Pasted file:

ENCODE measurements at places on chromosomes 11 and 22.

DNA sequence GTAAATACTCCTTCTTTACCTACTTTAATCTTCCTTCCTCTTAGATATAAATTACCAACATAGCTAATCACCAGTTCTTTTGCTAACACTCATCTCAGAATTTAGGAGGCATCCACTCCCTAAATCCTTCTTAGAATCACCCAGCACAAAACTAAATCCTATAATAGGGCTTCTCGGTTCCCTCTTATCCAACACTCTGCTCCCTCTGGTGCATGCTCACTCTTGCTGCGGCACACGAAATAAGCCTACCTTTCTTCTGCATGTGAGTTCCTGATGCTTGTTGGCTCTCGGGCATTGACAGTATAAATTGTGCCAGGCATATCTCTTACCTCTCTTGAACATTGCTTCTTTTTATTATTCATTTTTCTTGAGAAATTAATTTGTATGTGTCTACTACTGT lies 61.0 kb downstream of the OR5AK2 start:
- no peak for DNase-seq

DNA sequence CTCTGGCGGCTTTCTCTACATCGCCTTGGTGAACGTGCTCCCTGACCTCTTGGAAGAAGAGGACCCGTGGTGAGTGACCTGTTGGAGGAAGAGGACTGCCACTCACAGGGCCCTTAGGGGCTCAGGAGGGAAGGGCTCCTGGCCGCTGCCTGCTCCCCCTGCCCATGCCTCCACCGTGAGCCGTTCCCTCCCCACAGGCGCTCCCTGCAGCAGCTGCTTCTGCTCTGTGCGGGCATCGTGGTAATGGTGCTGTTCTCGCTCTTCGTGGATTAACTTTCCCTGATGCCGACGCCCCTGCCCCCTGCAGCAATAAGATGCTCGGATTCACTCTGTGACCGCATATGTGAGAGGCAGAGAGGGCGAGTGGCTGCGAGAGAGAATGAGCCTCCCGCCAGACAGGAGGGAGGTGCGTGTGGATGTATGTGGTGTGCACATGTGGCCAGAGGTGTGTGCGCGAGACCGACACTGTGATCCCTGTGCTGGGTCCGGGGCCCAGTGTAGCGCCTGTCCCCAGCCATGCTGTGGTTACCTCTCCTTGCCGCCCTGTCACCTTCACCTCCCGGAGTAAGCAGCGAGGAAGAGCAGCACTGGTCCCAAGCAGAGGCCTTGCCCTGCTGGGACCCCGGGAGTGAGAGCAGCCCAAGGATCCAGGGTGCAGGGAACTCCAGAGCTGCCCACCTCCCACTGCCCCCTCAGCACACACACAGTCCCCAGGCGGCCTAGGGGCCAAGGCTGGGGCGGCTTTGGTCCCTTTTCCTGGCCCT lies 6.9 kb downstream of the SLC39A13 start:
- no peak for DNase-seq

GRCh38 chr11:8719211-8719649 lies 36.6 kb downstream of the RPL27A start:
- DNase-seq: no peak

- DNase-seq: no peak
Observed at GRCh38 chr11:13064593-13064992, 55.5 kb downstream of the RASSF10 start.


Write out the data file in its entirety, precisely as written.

ENCODE measurements at places on chromosomes 11 and 22.

DNA sequence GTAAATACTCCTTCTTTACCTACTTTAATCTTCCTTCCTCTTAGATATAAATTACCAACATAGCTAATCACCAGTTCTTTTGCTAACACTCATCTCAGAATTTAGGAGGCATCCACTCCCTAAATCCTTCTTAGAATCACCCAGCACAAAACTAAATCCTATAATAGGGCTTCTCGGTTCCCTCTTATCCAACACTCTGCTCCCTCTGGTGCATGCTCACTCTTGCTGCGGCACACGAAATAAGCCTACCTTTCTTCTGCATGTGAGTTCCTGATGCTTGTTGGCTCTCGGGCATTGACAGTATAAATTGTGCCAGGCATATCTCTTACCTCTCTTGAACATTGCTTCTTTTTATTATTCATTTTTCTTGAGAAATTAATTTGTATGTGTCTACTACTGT lies 61.0 kb downstream of the OR5AK2 start:
- no peak for DNase-seq

DNA sequence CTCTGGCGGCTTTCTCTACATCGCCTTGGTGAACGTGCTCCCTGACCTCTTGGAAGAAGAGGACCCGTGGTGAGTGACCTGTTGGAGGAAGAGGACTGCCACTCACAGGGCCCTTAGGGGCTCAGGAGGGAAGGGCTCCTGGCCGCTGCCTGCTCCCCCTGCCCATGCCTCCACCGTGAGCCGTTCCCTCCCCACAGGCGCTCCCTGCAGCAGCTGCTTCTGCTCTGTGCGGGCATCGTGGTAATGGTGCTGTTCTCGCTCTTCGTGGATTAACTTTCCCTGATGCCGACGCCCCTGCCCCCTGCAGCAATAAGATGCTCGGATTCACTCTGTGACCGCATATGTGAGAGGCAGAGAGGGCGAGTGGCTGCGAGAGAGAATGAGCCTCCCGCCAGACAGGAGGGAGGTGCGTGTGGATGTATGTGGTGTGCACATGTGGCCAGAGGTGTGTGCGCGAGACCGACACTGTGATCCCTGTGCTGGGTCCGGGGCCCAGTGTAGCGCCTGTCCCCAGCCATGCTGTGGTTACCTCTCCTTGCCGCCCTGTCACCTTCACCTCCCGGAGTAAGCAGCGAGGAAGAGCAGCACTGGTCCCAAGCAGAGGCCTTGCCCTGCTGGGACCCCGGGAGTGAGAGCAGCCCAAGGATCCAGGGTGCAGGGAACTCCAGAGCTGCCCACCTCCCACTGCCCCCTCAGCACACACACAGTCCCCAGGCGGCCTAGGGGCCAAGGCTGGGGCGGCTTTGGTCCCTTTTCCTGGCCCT lies 6.9 kb downstream of the SLC39A13 start:
- no peak for DNase-seq

GRCh38 chr11:8719211-8719649 lies 36.6 kb downstream of the RPL27A start:
- DNase-seq: no peak

- DNase-seq: no peak
Observed at GRCh38 chr11:13064593-13064992, 55.5 kb downstream of the RASSF10 start.